"You are showing students that it's okay to go back on your word, to not treat others with respect and to break your promises," said Destiny Cattery, a junior at Strawberry Crest. "I'm asking you to appreciate your employees as much as your children and your grandchildren do."

Students at Strawberry Crest received a day of in-school suspension for participating in the walkouts and on other campuses school resource deputies put an end to the walkouts in a matter of minutes.

Still, teachers have picketed outside Steinbrenner High and encouraged one another to "work the contract" by refraining from doing any work outside regular school hours.

Tuesday's meeting opened with a reminder from chairwoman Cindy Stuart that board members won't address the ongoing salary negotiations with the union. The board stuck to that promise, remaining silent as multiple speakers urged Eakins to fund teachers' salary raises by "cutting the fat" from administrative salaries.

Board member Susan Valdes sat stone-faced as two speakers called for her resignation, and board member April Griffin ignored groans and boos as she told the board why she would be a good vice chairwoman before Tuesday's board reorganization vote.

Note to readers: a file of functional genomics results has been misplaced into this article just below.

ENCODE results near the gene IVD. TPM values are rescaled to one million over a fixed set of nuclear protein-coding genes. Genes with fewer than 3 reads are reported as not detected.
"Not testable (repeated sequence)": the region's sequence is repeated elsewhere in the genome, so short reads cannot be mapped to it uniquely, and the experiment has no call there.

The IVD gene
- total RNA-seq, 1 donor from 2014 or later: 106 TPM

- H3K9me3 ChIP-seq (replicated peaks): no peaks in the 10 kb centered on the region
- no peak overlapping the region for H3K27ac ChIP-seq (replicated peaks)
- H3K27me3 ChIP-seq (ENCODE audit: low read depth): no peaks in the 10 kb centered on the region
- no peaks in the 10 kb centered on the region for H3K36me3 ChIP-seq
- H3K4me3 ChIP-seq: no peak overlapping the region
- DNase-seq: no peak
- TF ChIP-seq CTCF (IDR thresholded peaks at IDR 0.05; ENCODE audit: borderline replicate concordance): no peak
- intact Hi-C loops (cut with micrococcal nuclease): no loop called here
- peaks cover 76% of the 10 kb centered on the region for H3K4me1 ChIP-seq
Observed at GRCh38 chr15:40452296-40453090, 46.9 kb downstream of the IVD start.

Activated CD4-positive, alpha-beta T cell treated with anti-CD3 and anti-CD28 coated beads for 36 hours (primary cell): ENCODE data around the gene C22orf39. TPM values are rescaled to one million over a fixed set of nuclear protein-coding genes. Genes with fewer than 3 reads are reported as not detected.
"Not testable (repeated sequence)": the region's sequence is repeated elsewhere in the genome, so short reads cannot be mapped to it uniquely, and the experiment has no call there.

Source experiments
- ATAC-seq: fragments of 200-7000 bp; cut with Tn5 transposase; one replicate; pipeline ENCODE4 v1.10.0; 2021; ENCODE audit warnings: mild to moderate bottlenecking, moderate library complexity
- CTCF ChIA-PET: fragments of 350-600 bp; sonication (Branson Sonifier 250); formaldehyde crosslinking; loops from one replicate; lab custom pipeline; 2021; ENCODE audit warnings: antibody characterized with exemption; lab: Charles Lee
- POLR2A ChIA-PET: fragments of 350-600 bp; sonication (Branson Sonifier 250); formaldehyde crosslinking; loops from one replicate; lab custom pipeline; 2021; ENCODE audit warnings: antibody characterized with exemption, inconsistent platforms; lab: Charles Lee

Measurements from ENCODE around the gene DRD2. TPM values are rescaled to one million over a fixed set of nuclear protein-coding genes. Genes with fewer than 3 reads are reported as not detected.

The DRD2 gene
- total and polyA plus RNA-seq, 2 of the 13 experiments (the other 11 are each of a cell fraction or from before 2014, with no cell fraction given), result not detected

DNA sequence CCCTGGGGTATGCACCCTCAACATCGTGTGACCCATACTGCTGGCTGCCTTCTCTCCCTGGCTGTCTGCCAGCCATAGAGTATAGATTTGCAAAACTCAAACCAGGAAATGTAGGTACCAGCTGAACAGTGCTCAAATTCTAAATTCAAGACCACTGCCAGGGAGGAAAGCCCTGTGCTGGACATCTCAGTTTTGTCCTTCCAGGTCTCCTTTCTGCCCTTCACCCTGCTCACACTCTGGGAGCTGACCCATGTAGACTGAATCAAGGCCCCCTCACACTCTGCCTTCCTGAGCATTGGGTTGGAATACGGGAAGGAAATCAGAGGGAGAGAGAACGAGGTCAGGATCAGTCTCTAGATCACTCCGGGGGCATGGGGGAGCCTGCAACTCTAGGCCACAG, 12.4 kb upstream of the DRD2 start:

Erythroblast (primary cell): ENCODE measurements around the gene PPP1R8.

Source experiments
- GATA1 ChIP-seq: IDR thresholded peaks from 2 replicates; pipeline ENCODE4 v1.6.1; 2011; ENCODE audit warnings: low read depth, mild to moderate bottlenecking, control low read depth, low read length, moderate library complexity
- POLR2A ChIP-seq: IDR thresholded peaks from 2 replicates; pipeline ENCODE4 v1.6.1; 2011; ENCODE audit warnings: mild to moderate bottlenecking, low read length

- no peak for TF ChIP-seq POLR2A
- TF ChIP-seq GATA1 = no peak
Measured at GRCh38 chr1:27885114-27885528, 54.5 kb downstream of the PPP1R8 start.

The board voted unanimously to name Sally Harris as its chairwoman, and first-year board member Tamara Shamburger won the vice chairwoman role over Griffin.

"I think in this district we have passed over a lot of opportunities to make this district stronger, and I think today we have an opportunity to make a change," Shamburger said.

Contact Anastasia Dawson at adawson@tampabay.com or (813) 226-3377. Follow @adawsonwrites.

ALSO IN THIS SECTION

  1. More than 1,300 summer and fall graduates were eligible to participate in the morning or afternoon commencement ceremonies Dec. 11 at the Pasco-Hernando State College New Port Richey campus. Approximately 345 degrees and certificates were conferred. [MICHELE MILLER  |  Times]
    Two ceremonies were held at the New Port Richey campus.
  2. Hillsborough County school superintendent Jeff Eakins, shown at Mort Elementary School in 2016, is retiring effective June 30. [JAMES BORCHUCK   |   Times]
    Jeff Eakins, the current superintendent, is retiring, effective June 30.